New Orleans Saints Coach Dennis Allen said he spoke with Marshon Lattimore on Monday, and advised the Pro Bowl cornerback that opponents will continue instigation tactics after Lattimore was ejected from Sunday's 20-10 loss to Tampa Bay in the Caesars Superdome.
Lattimore was ejected with Buccaneers receiver Mike Evans, who was given a one-game suspension by the NFL for his role in a fourth-quarter altercation that nearly led to a brawl.
The incident began with Lattimore exchanging words with Tampa Bay quarterback Tom Brady after a third-down incompletion with 12:49 left in the quarter, escalated when running back Leonard Fournette shoved Lattimore and Lattimore returned the shove, then turned to mayhem when Evans circled in from behind Brady's right side and tackled the unsuspecting Lattimore, who was eyeing Fournette and Brady.
"He and I had a conversation," Allen said. "He understands. He understands that he can't retaliate and that's something that teams in this league are going to continue to try him on. A lot of the instances that I can think of, it's generally been a retaliation deal."
For Evans, it was the second one-game suspension he has received due to tackling Lattimore after a play had concluded. In 2017, Evans blindsided the then-rookie as the cornerback exchanged words with Buccaneers personnel after a play.
"I don't understand how (the NFL) comes to the conclusion of what they're coming to (with Evans)," Allen said. "Certainly, I felt like what he did was way more egregious than what Marshon did, and it's the second time that that's happened. I'm not sure how they come up with those designations.
"These altercations typically kind of occur with the people that are involved and not people that are not involved."
Lattimore finished with two tackles and a pass defended, Evans with three catches for 61 yards.
Allen said he again stressed to his team to avoid doing the things that become costly.
"I have conversations with our football team, a ton, about things that keep you from winning in our league," he said. "So we had those conversations again today, and we have to understand what keeps you from winning in our league. And right now, we're committing too many of those errors that keep you from winning."
Principally among them, five turnovers on offense. Two of the three interceptions and one of the two lost fumbles almost immediately affected the scoreboard – one Jameis Winston interception was returned for a touchdown, another led to a short-field drive that produced a Tampa Bay field goal, and Mark Ingram's lost fumble at the Tampa Bay 11-yard line prevented a chip-shot field goal attempt at worst, and a possible touchdown at best.
Winston was sacked six times, but Allen said he felt there were minimal breakdowns in protection.
"If you go back and you watch the tape, the protection was actually pretty good," he said. "There was a couple of sacks where Jameis kind of escapes the pocket. I'd say there was probably two plays in there that I felt like the protection wasn't what I wanted it to be.
"I was actually kind of surprised when I got the play-by-play that said six sacks, because I didn't feel that in the game. I actually thought the protection was pretty good and then when you watch the tape, overall, I thought it was pretty good."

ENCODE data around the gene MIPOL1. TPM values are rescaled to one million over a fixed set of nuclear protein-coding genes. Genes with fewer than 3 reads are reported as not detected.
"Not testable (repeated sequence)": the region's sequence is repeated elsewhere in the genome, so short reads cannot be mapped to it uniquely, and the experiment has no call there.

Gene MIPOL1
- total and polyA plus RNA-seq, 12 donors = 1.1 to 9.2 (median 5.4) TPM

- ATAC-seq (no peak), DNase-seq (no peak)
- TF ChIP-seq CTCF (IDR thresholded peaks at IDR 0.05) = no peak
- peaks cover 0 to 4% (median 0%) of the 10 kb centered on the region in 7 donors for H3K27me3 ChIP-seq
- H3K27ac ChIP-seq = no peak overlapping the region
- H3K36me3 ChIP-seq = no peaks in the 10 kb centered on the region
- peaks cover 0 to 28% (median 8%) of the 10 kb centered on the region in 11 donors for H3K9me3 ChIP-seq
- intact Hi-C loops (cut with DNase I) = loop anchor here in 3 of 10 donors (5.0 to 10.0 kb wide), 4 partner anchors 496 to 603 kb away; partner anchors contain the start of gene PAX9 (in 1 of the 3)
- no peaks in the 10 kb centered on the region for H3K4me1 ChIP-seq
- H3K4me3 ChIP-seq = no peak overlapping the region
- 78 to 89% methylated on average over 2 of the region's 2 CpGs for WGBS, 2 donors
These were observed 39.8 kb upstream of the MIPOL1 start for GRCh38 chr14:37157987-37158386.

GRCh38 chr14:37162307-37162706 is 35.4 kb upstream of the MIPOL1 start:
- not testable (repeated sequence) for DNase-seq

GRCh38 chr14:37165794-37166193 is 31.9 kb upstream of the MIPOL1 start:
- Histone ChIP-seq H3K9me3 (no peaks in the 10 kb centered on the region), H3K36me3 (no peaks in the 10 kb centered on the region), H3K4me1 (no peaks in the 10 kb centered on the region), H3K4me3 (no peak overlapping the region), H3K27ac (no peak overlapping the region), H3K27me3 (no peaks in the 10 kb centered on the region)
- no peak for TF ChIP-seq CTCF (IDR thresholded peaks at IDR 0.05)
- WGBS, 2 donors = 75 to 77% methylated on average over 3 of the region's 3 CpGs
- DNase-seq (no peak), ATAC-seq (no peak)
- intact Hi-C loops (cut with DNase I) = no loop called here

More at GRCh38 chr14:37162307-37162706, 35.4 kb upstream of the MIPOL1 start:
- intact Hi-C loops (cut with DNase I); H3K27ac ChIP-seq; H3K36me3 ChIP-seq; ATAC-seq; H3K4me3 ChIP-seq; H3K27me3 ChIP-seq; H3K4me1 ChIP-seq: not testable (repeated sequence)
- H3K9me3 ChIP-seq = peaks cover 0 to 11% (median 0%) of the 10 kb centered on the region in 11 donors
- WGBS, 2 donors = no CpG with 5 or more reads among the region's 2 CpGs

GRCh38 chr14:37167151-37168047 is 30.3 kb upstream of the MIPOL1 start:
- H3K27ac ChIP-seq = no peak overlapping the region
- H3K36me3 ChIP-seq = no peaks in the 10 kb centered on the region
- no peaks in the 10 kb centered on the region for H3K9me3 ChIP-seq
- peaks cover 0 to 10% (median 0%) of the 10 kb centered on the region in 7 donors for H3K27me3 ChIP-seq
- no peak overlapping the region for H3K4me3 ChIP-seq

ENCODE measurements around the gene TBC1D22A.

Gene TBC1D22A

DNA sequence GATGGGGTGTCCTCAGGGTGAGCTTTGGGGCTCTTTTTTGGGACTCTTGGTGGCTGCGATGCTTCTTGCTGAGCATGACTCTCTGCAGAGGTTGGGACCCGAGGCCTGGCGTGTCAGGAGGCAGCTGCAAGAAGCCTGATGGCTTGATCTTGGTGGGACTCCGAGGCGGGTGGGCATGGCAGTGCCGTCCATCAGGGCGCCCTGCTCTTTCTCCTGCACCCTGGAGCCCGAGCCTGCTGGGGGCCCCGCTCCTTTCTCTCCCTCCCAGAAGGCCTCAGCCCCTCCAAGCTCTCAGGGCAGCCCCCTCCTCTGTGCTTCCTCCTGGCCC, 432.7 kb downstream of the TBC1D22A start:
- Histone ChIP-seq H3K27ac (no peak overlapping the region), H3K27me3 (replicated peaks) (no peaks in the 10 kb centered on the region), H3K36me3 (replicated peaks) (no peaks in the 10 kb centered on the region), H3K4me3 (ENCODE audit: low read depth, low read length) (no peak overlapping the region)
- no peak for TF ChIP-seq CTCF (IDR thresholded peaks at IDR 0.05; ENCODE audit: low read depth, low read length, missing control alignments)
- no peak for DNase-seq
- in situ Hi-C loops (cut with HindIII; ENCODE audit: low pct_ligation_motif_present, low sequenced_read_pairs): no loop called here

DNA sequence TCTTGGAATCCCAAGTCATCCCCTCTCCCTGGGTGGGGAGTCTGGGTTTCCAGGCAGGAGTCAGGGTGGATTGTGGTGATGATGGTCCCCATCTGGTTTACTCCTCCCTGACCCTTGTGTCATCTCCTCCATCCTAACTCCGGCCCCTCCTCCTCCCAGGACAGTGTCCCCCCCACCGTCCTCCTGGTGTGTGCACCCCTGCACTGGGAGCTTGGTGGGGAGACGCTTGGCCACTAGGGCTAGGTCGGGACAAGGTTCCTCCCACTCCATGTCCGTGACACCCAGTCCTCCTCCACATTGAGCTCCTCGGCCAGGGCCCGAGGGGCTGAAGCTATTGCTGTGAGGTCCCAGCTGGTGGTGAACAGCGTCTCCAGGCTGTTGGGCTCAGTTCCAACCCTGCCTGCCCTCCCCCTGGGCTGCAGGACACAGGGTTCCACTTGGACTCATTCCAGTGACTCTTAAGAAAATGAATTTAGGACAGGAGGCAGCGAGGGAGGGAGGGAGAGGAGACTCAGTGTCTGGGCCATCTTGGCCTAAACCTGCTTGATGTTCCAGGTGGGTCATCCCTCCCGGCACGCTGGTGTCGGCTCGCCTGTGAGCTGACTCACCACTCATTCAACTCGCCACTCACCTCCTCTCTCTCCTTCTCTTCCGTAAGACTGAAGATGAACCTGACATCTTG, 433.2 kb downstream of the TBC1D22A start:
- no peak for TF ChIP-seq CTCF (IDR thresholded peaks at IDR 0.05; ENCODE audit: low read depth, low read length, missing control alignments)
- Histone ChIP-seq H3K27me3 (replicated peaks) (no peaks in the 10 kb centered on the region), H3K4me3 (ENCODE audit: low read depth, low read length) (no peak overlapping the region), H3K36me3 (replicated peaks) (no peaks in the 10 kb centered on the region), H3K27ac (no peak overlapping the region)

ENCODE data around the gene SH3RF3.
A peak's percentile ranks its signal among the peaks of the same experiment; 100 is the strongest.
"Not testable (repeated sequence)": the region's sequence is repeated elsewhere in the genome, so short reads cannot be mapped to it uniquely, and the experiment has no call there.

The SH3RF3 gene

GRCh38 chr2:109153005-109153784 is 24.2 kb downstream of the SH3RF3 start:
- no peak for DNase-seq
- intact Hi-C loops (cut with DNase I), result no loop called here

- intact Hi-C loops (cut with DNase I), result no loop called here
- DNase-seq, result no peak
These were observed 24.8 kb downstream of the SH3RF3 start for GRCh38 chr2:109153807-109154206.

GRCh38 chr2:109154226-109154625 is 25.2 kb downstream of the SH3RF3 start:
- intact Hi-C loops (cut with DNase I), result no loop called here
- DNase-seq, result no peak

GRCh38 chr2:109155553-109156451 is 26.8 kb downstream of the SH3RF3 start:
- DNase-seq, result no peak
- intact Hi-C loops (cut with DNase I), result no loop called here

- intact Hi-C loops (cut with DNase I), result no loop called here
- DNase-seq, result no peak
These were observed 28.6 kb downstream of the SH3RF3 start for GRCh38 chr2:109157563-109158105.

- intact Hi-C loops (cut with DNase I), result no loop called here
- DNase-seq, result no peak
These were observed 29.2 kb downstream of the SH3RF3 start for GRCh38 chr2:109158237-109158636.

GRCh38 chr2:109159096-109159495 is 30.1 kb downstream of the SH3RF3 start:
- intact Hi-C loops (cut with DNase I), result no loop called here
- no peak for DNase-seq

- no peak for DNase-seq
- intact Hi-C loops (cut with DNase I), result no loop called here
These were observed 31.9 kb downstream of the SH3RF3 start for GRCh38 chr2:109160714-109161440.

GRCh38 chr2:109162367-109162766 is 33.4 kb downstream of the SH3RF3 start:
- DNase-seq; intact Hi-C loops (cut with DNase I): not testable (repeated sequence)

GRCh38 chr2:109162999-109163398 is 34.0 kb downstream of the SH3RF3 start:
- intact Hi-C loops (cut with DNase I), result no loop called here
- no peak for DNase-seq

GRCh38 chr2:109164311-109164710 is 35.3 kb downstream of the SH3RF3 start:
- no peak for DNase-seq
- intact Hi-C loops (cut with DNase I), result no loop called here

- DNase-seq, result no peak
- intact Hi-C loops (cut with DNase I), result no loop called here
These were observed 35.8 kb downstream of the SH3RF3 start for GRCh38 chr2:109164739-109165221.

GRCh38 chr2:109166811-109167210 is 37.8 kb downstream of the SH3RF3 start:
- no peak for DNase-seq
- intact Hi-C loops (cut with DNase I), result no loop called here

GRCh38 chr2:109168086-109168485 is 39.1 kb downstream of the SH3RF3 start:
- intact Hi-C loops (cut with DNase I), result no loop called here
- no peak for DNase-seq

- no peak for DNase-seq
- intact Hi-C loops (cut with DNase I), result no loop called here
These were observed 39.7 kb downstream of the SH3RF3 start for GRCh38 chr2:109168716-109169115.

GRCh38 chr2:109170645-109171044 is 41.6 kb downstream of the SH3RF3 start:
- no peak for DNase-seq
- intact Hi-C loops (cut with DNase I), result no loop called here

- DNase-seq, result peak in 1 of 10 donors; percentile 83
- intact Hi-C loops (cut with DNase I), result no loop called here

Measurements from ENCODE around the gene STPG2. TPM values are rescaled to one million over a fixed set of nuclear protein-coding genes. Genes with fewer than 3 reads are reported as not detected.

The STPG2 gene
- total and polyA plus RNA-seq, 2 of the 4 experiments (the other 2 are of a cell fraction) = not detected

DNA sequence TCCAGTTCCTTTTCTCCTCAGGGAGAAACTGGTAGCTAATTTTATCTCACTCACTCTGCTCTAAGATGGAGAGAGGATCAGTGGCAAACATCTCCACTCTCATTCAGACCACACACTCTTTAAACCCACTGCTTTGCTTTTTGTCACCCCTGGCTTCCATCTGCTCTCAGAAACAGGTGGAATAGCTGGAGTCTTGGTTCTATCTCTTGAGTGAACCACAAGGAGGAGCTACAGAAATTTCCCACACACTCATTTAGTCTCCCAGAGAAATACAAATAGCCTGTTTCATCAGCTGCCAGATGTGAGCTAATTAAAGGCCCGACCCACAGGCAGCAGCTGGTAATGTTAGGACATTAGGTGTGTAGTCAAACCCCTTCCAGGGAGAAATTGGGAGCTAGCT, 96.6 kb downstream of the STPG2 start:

Winston played the game with four fractured vertebrae in his back. Allen said the injury was a non-factor.
"The pain and discomfort is the pain and discomfort of losing a game," Allen said. "That was the pain and discomfort for all of us."
Any level of discomfort wasn't such that it prevented Winston from several deep pass attempts to rookie Chris Olave. Olave was targeted 13 times and caught five passes for 80 yards.
"I thought we missed some opportunities at some big plays down the field, and then I thought we maybe tried to go to the well a little too often in terms of taking those shots down the field," Allen said. "I thought there were some things underneath that maybe we could have taken advantage of.
"Everybody kind of thinks you design this play and this person is getting the ball. There's some of that, but yet, the coverage dictates where the ball goes. There was a lot of attention given to (receiver) Mike (Thomas), which left other people in position to potentially make some plays. I do think there was a couple of opportunities down the field that we had chances at, and we'll hit those as we continue moving forward."
Allen said Tampa Bay's defense played well, also.
"It's a good defense that we just played," he said." "Defensively, they played a heck of a game, they made it really challenging for us, made us have to go the long, hard way – we didn't get a lot of explosive plays down the field. And they made the plays that they needed to make to give them a chance to win the game."
New Orleans also had another standout defensive game against Tampa Bay, allowing 13 points and 260 yards.
"From a defensive standpoint, I thought we did a pretty good job of minimizing what their offense was able to do," Allen said. "But when you allow a game to kind of stay in that balance, like it was, eventually one team makes a critical mistake and certainly, we did. They have a Hall of Fame quarterback that took advantage of it."